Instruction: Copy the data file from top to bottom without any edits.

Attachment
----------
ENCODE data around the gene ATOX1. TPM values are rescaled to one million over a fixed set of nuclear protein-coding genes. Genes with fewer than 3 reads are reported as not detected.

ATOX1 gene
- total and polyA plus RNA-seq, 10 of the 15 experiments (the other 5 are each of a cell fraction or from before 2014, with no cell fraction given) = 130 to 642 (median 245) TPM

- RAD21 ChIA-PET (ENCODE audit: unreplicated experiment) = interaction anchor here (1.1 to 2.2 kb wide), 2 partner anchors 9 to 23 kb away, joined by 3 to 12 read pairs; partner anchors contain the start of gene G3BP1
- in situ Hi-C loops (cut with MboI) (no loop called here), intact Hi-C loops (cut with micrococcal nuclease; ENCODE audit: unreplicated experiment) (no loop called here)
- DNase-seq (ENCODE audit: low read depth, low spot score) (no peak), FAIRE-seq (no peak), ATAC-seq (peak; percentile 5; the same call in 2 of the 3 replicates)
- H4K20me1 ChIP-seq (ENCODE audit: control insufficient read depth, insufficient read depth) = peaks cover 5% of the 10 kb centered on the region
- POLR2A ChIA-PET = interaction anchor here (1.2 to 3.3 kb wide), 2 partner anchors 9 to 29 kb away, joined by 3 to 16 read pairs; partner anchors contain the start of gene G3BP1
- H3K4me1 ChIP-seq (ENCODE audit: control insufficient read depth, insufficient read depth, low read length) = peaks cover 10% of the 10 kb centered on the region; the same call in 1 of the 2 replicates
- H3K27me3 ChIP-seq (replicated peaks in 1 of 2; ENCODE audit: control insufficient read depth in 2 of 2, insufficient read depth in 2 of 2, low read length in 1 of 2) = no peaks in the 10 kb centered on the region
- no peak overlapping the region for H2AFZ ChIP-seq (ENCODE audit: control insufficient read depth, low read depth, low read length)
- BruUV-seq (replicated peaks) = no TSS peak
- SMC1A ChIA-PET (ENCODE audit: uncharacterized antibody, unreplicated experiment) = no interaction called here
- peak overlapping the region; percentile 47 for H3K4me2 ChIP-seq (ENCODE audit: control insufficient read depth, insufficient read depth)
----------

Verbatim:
ENCODE data around the gene ATOX1. TPM values are rescaled to one million over a fixed set of nuclear protein-coding genes. Genes with fewer than 3 reads are reported as not detected.

ATOX1 gene
- total and polyA plus RNA-seq, 10 of the 15 experiments (the other 5 are each of a cell fraction or from before 2014, with no cell fraction given) = 130 to 642 (median 245) TPM

- RAD21 ChIA-PET (ENCODE audit: unreplicated experiment) = interaction anchor here (1.1 to 2.2 kb wide), 2 partner anchors 9 to 23 kb away, joined by 3 to 12 read pairs; partner anchors contain the start of gene G3BP1
- in situ Hi-C loops (cut with MboI) (no loop called here), intact Hi-C loops (cut with micrococcal nuclease; ENCODE audit: unreplicated experiment) (no loop called here)
- DNase-seq (ENCODE audit: low read depth, low spot score) (no peak), FAIRE-seq (no peak), ATAC-seq (peak; percentile 5; the same call in 2 of the 3 replicates)
- H4K20me1 ChIP-seq (ENCODE audit: control insufficient read depth, insufficient read depth) = peaks cover 5% of the 10 kb centered on the region
- POLR2A ChIA-PET = interaction anchor here (1.2 to 3.3 kb wide), 2 partner anchors 9 to 29 kb away, joined by 3 to 16 read pairs; partner anchors contain the start of gene G3BP1
- H3K4me1 ChIP-seq (ENCODE audit: control insufficient read depth, insufficient read depth, low read length) = peaks cover 10% of the 10 kb centered on the region; the same call in 1 of the 2 replicates
- H3K27me3 ChIP-seq (replicated peaks in 1 of 2; ENCODE audit: control insufficient read depth in 2 of 2, insufficient read depth in 2 of 2, low read length in 1 of 2) = no peaks in the 10 kb centered on the region
- no peak overlapping the region for H2AFZ ChIP-seq (ENCODE audit: control insufficient read depth, low read depth, low read length)
- BruUV-seq (replicated peaks) = no TSS peak
- SMC1A ChIA-PET (ENCODE audit: uncharacterized antibody, unreplicated experiment) = no interaction called here
- peak overlapping the region; percentile 47 for H3K4me2 ChIP-seq (ENCODE audit: control insufficient read depth, insufficient read depth)